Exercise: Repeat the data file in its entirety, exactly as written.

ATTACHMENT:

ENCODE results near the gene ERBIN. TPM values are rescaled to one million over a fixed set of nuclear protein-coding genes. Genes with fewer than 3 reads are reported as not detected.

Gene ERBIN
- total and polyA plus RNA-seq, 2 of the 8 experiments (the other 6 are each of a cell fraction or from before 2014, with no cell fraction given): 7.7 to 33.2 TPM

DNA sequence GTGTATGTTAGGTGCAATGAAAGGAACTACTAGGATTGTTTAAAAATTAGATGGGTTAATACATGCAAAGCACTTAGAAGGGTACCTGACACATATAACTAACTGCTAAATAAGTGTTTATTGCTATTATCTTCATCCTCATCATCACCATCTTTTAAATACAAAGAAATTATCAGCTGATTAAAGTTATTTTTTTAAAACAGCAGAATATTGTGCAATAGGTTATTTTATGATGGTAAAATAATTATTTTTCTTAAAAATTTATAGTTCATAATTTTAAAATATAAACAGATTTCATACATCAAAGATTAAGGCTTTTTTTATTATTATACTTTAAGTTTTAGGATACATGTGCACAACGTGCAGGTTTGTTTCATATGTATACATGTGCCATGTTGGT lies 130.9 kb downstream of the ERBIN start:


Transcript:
ENCODE results near the gene ERBIN. TPM values are rescaled to one million over a fixed set of nuclear protein-coding genes. Genes with fewer than 3 reads are reported as not detected.

Gene ERBIN
- total and polyA plus RNA-seq, 2 of the 8 experiments (the other 6 are each of a cell fraction or from before 2014, with no cell fraction given): 7.7 to 33.2 TPM

DNA sequence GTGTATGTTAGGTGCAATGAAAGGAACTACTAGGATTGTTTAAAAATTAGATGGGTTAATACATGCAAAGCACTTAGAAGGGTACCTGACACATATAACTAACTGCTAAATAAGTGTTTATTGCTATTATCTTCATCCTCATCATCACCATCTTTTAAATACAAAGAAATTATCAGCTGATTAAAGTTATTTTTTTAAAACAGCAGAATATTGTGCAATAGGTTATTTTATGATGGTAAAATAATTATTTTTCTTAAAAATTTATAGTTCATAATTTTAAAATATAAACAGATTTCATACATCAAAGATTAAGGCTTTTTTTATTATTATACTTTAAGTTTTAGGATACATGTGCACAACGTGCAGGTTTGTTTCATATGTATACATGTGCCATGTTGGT lies 130.9 kb downstream of the ERBIN start: